The mission statement of the National Archives is to preserve important cultural documents from Japan's history. The documents in the archive range from the 1600s up until about the end of World War II. They have some extensive, high resolution scans of maps, pictures, documents, scrolls, and so on available on the web. I was very surprised that they are using JPEG2000, which I really haven't seen in use anywhere but generally am in favor of. They have some really great maps of Japan from times ranging back in the 1700s to just after World War II. I am going to try to find where I live on one of these olds maps one of these days - but I'll have to do that on my windows machine since I don't have JPG2000 support on my Mac.
There is a really cute flash-based GUI with a man walking over a timeline that lets you click on a year, and then browse through documents from that year. Unfortunately, I can't get Flash to display Japanese characters to me correctly.
The National Archive is also somehow related to the Japan Center for Asian Historical Records, which has an interesting online retrospective on the US-Japan War Talks based on documents from the time. Based on the talk with the engineers there, it sounds like they have helped spread their technical know-how on archive architecture and document search to a few other institutions.
Anyway, there is a wealth of information there to look through. I don't see how anyone can get through any reasonable amount of it in a lifetime. The maps are really great though.
August 26, 2007
The Unexpected Dance of the Dead
On Saturday I went to Roppongi Hills to see the movie "Ratatouie". In Japanese, this movie is called "Remi's delicious restraurant" which I actually think is a much better title. I had no idea what the movie was about when I saw the title "Ratatouie", but have a bit of an idea when I see the thing about Remi having a good restaurant. Anyway, I moved to Japan about a year and a half ago, and in that time this is the third movie that I've seen. Back in New York, I used to see about three movies a month usually. That's a pretty big difference. A lot of it has to do with costs: movies here are about $16 a ticket, which is expensive even when comapred to New York's outrageous $10 ticket. It also just isn't something that people do often here, so back in the US when you are trying to think of something to do, a group movie is a pretty normal option. It just isn't usually an option here.
Anyway, we headed out to Roppongi Hills (there is a nice theater there) to see the movie. It's a Pixar movie, and they've put out some great stuff in the past. In general, I like that they are making CG movies, but I'm even more impressed because they really focus on the story and make movies that are appreciated by both kids and adults alike. So I'll generally try to see a movie just based on the Pixar name. This movie was no exception; I thought it was really good, and quite funny. It kind of creeped me out a bit to think about a rat in the kitchen, but once I got over that, it was an easy movie to enjoy. You should check it out if you have a chance.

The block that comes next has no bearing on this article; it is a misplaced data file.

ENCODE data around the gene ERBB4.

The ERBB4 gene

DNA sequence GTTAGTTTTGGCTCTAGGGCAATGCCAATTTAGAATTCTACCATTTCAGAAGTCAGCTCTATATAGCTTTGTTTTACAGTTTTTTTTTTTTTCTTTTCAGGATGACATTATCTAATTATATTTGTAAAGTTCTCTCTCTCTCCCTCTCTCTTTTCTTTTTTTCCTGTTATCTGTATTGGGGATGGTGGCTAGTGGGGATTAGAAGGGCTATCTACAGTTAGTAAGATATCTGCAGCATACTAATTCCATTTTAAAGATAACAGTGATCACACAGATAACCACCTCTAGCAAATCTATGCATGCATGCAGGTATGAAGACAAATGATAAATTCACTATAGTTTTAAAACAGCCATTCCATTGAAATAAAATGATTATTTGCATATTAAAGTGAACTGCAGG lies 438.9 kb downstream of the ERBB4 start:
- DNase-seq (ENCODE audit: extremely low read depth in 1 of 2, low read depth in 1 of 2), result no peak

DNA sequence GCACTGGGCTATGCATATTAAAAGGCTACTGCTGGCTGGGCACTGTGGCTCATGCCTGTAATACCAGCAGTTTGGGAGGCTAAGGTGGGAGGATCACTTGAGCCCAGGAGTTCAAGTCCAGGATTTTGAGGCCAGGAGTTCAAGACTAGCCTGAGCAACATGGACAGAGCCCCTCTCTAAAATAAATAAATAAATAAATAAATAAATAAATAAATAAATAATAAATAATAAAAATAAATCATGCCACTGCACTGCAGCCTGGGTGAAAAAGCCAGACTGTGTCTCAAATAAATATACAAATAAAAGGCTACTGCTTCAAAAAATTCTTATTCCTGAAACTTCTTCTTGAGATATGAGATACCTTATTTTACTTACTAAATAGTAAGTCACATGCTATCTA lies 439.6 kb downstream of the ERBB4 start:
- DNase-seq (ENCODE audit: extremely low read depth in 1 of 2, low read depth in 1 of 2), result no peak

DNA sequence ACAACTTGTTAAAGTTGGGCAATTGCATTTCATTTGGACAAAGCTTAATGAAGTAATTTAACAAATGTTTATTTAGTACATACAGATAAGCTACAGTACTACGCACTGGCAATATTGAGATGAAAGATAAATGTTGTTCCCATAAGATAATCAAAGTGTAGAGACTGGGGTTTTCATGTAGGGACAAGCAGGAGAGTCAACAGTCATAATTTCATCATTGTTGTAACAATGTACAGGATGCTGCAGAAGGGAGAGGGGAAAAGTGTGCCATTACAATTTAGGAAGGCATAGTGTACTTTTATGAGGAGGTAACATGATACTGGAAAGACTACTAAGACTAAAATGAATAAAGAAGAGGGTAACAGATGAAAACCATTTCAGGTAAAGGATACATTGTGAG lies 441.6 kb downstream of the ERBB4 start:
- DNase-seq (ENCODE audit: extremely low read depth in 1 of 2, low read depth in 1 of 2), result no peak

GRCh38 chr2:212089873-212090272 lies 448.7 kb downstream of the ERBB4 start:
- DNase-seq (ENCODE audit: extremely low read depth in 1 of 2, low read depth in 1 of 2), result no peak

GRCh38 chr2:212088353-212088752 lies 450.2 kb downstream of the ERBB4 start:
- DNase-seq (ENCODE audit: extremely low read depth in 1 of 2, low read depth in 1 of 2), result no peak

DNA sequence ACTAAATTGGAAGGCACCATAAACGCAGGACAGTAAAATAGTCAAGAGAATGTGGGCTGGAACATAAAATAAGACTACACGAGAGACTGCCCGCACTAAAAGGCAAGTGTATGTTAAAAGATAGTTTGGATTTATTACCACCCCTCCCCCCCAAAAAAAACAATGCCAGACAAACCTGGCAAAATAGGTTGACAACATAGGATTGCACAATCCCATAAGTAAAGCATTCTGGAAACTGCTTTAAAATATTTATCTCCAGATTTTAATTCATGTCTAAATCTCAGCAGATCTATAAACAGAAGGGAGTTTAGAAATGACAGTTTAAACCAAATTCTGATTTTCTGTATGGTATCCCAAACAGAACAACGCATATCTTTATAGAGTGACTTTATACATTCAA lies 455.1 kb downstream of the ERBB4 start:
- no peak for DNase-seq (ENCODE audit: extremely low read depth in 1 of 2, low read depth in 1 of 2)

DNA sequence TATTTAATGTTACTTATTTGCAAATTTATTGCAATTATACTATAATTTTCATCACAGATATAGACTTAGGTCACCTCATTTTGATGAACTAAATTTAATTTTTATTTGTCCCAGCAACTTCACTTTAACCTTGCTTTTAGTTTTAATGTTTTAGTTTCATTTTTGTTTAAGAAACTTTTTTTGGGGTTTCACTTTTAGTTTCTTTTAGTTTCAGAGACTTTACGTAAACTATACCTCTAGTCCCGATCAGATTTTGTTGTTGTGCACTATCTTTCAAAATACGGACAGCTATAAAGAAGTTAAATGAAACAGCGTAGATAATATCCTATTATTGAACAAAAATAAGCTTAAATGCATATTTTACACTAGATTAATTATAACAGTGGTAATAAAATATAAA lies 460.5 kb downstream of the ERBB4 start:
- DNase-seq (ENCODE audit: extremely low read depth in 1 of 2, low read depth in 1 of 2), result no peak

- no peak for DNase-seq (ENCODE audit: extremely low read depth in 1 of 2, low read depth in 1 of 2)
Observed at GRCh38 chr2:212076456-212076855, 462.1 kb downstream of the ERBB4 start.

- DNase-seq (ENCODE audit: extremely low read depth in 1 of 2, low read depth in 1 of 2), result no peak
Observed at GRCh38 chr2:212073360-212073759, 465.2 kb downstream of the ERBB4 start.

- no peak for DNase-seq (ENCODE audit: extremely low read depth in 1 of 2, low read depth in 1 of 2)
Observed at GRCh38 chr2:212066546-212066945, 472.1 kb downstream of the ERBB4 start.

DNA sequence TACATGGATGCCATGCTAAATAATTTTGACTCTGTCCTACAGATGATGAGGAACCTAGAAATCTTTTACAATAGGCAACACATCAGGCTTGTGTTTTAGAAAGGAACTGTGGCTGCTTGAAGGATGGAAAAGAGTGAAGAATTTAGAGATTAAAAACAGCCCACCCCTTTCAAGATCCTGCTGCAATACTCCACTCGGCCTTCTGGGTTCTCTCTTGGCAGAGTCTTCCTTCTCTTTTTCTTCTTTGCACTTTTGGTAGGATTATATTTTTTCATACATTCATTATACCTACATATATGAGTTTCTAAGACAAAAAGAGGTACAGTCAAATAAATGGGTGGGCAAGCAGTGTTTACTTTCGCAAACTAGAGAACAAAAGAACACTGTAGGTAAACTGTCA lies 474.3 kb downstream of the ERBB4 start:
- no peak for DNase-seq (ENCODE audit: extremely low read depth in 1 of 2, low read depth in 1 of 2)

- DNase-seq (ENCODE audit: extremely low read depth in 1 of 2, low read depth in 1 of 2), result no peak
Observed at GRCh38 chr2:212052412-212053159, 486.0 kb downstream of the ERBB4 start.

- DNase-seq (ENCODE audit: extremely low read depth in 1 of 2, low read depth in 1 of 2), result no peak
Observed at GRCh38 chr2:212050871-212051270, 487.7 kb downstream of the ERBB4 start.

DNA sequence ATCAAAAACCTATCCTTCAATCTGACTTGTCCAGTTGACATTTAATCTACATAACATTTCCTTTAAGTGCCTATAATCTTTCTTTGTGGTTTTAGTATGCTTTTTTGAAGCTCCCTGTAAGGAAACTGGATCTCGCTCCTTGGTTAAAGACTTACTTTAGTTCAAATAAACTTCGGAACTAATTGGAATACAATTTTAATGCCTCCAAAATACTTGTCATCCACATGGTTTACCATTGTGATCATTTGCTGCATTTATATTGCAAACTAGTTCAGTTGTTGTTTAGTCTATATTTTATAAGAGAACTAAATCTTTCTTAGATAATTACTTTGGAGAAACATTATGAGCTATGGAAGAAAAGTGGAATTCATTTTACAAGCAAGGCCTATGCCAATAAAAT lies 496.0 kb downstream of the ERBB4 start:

What really surprised me though is what came after the movie. Roppongi Hills is a very new, very upscale area. It is kind of like a large Trump tower residence merged with a very upscale shopping mall and wall street business tower all rolled into one. And after we left the theater, down in the public space at the base of the tower, a festival was going on.
This wasn't just any old festival either, it was a Obon Dance, a kind of festival that is similar to the Mexican "Day of the Dead". Of course, like a lot of things in my life in Japan, I don't really know the details about this, and am just judging it based on some information gleaned from a Japanese history class a few years back and whatever other random information I've picked up from numerous dubious sources over the years. I really should do some sort of research on the subject, but I kind of like living my life in Tokyo in a kind of haze of not-quite-understood cultural events and misinterpretations.
In my imagination this festival is about respecting your deceased relatives and showing them they way to a kind of heaven. According to the story that runs in my head, we build a big bonfire and there are specific dances around this bonfire that help the spirits of the dead find us, their remaining relatives on the Earth, and through these dances they find the way to a kind of personal place of rest. That sounds really nice to me. In fact, I was just talking to a good friend about this recently, who told me that "Japan is a good place to mourn."
I think that is an insightful saying. Japan has been around a long time, and they have institutions and customs prepared for many events. When you look at this in a wider way, I am reminded of how at work there is a seeminging infinite variety of paperwork, each needing your personal stamp for processing, to cover any conceivable situation. Japanese people like to have a set formulae, a pattern, for ways to deal with expected or unexpected circumstances, and this extends to ceremonies.
It is timely because about a month ago, for the first time in my life, someone close to me passed away. My grandfather on my father's side passed away. It was very sudden, quite soon after he went to the hospital, and I was thinking about going back to attend the funeral, but there just wasn't time. That doesn't mean that I can't mourn, and I thought that going to an Obon Dance would be a good way to do that.
I'm not really sure how typically the Roppongi Hills Obon Dance was as far as these things go. It would be like trying to evaluate American block parties based on one that you once saw in Beverly Hills: almost certainly not the norm. Still, I really enjoyed it, and while I didn't really see how this connected with the spirits of dead ancestors, it was a fun and interesting festival.
I'm going to try to go to another one in a more normal town next year. The season of Obon has already ended, but I'm glad that I got to see this one, and I think Grandpa is having a great time where-ever he is, telling jokes and funny stories.